SoftWare Advice ran a poll a ran a recent poll that measured the reasons companies missed out on applicants. These results remind us that you can’t take any part of the hiring process for granted, especially the beginning. It stands to reason, then, that applications can reduce driver turnover.
If you have the right application that both presents your company’s culture and invites a driver to see if they fit that culture, you will not only hire more drivers but hire the right drivers. Obviously, you’re still going to need addresses, work history and all of that. But there are a few changes you can make to improve your driver application.
Make sure the application instructions are short and clear to everybody.
As hard as it may be to believe, the poll mentioned above discovered that over 90% of applicants who didn’t finish their application did so because the application was confusing and unclear. That’s a silly reason to not be hiring more people. Keep the instructions complete and simple. Don’t use big words. Bring the application to some of your current drivers to test it out. If it makes sense to them, you’re probably good to go.
Ask them what matters to them/what are their values.
This is a question that most of the time gets saved for an interview. But in an interview, a driver is put on the spot and expected to answer quickly. If you put the question on the application, though, it gives the driver time to think and probably come up with a better, more accurate answer. Then you can use the interview to allow the driver to elaborate. You will know the driver better and be better able to decide if they fit the profile of who you want to drive your truck.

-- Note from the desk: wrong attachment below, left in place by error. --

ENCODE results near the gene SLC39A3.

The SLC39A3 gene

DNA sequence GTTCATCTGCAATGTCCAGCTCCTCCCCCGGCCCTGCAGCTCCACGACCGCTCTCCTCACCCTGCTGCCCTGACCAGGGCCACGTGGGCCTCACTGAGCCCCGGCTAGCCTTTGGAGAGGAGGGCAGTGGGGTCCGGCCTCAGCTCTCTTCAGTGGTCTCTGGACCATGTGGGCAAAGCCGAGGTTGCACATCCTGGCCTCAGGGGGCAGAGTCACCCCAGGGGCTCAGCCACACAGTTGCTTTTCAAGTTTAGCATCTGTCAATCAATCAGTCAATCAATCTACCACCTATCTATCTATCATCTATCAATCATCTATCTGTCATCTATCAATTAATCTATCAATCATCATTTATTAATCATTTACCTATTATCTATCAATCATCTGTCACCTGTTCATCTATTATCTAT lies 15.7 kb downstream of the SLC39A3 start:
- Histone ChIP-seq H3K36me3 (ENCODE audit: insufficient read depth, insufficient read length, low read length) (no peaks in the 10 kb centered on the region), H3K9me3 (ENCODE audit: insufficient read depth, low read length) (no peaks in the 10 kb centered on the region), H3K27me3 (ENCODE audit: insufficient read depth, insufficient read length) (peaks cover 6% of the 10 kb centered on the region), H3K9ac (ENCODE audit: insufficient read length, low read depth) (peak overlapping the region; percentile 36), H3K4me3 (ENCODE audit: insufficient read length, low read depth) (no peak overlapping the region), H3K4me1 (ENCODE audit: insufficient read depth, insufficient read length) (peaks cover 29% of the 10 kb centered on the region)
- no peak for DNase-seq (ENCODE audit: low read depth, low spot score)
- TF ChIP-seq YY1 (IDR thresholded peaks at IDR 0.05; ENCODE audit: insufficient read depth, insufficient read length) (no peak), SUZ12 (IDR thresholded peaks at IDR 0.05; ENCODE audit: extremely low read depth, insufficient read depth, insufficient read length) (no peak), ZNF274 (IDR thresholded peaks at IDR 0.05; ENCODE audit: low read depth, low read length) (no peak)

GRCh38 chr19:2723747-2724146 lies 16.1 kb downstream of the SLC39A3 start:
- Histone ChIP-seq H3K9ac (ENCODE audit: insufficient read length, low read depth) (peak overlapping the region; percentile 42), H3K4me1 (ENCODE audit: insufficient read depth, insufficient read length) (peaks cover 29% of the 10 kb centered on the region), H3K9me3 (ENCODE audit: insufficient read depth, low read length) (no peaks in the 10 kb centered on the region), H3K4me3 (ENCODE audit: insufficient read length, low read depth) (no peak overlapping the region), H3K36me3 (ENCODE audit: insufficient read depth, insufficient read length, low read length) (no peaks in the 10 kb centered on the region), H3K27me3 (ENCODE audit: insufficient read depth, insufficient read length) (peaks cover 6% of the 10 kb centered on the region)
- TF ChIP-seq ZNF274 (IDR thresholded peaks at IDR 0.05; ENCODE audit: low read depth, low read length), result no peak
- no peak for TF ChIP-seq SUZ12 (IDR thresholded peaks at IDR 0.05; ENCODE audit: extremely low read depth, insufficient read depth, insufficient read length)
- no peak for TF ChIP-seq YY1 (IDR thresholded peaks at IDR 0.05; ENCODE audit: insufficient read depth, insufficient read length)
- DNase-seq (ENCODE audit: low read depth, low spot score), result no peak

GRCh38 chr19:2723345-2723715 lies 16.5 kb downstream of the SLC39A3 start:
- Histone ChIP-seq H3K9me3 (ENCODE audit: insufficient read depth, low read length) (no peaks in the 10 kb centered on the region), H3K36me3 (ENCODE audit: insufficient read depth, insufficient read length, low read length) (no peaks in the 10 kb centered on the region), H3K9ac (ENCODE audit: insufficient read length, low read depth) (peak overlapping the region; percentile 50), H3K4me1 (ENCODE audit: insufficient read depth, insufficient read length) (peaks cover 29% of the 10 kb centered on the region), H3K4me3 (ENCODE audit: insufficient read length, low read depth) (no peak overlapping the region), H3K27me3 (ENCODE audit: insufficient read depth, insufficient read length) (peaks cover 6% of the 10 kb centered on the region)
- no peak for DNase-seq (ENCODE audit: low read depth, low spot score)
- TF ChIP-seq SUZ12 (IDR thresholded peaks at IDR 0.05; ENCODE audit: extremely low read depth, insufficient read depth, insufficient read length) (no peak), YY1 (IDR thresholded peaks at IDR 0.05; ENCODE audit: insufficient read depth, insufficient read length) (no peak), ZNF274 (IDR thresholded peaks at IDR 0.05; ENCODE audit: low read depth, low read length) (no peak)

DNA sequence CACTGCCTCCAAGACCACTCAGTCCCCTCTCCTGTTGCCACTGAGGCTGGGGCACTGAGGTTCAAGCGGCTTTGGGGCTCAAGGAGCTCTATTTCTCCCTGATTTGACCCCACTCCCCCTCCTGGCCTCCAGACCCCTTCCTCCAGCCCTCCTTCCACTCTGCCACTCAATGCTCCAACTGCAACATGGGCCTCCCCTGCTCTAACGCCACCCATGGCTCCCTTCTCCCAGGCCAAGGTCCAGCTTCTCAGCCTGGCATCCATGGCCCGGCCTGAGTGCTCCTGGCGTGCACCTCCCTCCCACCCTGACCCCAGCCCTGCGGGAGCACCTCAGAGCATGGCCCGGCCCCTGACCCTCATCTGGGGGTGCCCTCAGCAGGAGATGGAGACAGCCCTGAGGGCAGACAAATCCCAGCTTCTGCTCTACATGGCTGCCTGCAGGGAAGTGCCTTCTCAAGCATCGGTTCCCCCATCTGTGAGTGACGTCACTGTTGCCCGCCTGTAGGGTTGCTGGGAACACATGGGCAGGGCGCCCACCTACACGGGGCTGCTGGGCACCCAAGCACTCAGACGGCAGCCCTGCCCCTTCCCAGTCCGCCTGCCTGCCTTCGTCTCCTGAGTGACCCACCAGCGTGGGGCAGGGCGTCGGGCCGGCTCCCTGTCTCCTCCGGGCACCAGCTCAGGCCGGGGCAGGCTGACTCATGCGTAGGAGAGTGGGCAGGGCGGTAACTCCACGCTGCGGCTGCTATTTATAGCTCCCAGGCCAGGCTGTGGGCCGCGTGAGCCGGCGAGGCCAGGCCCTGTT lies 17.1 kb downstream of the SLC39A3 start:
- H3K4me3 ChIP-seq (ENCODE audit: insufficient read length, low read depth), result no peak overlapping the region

Ask them why they want to drive a truck for you.
Just like the above the question, this is an interview-type question. But you really want the driver to think about this. Ask them on the application and give them time. Maybe they will decide they don’t really want to drive in the end. But even that result saves you time and effort. And if that driver just doesn’t interview well, perhaps they have a great answer and he or she turns out to be just what you’re looking for.
Don’t ask for any other information you need until they are hired - in other words, shorten the app.
Yes, we just told you to add some questions to your application. But that doesn’t mean that your application needs to be long. You don’t need financial information right away, so don’t ask for it. You also might consider removing driver history from the application. You need to run an MVR on every driver anyway and you can save those inquiries for an interview. If they choose to have a selective memory about an accident to your face, you probably don’t want to have them drive for you anyway.
Include a brief but concise job description, with benefits information if applicable.
Maybe consider starting the application with a little section that highlights the responsibilities of the job with some specifics. Also, you might want to throw a page at the end of the app with some benefits information. The poll listed a desire for benefits information as a need of many of the applicants
Keep the response time as short as possible, with a rough timeline of how hiring works.
Don’t keep drivers waiting around! Your recruiting team is only human and there’s virtually no way they can get back to everyone within a day or two. But if you give your potential drivers a realistic timeline, they will be less anxious about waiting for your phone call.
Fix your application. It will help you reduce driver turnover by eliminating silly and discouraging parts of the hiring process and weeding out less dedicated drivers. If you need a hand, a system like ApplicantCare allows you to design a new application online to fit whatever you want to do. Why not try it out and hire the right drivers today?